TAMK develops drone pilot and instructor training in Namibia
Support can be granted for starting business activities in developing countries, which aim to establish long-term profitable commercial cooperation. The support function project must develop the local community and it must also be directly related to the project of the company seeking business partnership support.
Radai Oy has developed a magnetic field measurement system and service that can be integrated into unmanned aerial vehicles (drone). According to Miia Mikkonen, head of international operations at Radai Oy, the service has been successfully implemented in Finland since 2016. Now Radai Oy plans to find out Namibia's market potential and build a cooperation network for a company producing magnetic field measurement services with drones.
– Cooperation with TAMK in Namibia creates the conditions for our successful operations there, says Mikkonen.
The project is connected to the Namibia cooperation project of the Tampere-based AiRRHow consortium. The aim of the Namibian counterparts is to become leading aviation experts in their continent and to develop an aviation expertise center in their region, The Center of Excellence in Civil Aviation for Africa. The AiRRHow consortium helps promote the project and takes Finnish know-how to Namibia. The consortium has existed for several years. Its goal is to develop Pirkanmaa's civil aviation in particular and create new markets for it.
The Center of Excellence agreement between Namibia and Finland was signed in Windhoek in November 2022 by Jari Skinnari, Minister of Foreign Trade and Development of Finland, and John Mutorwa, Minister of Labor and Transport of Namibia. Senior Lecturer Antti Perttula from TAMK was there with the rest of the AiRRHow delegation. In April 2023, the President of the Republic of Finland Sauli Niinistö also got to know the project when he visited Namibia.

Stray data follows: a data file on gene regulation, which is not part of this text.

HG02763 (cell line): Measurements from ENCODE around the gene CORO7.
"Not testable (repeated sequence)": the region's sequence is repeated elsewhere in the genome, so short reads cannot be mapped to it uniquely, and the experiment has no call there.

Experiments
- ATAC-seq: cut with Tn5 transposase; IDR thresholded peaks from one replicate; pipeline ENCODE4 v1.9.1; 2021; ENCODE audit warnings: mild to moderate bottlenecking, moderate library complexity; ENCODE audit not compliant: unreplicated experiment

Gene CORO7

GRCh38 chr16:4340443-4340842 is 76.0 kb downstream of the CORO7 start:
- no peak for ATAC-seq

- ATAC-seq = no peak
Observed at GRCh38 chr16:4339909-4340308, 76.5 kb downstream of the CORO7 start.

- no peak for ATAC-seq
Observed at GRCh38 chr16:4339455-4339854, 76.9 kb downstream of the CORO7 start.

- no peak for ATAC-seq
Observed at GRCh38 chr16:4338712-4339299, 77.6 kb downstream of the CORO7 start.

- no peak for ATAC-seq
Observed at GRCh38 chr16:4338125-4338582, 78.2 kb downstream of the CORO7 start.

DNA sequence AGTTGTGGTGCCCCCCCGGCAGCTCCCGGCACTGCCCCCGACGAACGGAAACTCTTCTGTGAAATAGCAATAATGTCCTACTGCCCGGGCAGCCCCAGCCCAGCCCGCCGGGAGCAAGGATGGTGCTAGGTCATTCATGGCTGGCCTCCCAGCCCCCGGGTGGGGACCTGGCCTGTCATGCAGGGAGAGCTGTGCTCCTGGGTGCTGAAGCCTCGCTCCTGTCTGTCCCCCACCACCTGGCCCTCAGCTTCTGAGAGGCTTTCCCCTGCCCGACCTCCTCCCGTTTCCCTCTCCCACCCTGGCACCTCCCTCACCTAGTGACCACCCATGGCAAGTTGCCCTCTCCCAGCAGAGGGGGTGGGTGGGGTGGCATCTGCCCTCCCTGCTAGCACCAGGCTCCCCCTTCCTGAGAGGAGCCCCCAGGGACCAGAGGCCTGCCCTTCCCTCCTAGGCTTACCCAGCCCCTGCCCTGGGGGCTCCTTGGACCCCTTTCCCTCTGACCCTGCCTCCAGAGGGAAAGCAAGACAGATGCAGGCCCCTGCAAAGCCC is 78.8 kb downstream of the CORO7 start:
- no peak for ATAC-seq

TAMK takes its pioneer lessons to Namibia
TAMK's role in this undertaking is to develop drone pilot training and drone instructor training together with the Namibia University of Science and Technology (NUST) and to clarify and advance Namibian regulation using the regulation related to drone operations in Finland as a model.
– In Finland, the regulations of the Finnish Transport and Communications Agency Traficom demand a drone pilot's license from professional drone pilots. Its holder is allowed to fly light equipment far from people. Practical flying experience is required after the basic level test to complete the next step, which gives permission to fly a drone of a certain weight closer to people and settlements, says Antti Perttula.
TAMK has acted as an active pioneer in drone training and research and as a builder of the Finnish drone expert network for over ten years, with Perttula as leading expert. According to Perttula, there is a growing demand for TAMK's strong drone expertise also outside Finland. Discussions related to drone training have already taken place with several foreign counterparts. This project in Namibia is the first, which has progressed to practical implementation with the support of external project funding.
TAMK has also received funding for another, smaller project in Rwanda, Africa. It maps logistics needs and plans, for example, the contents of drone training with the local university.
Senior lecturer Antti Perttula, School of Industrial Technology, Tampere University of Applied Sciences, tel. +358 50 464 4550, antti.perttula [at] tuni.fi
Project manager Kalle Tammi, School of Built Environment and Bioeconomy, Tampere University of Applied Sciences, tel. +358 40 672 5378, kalle.tammi [at] tuni.fi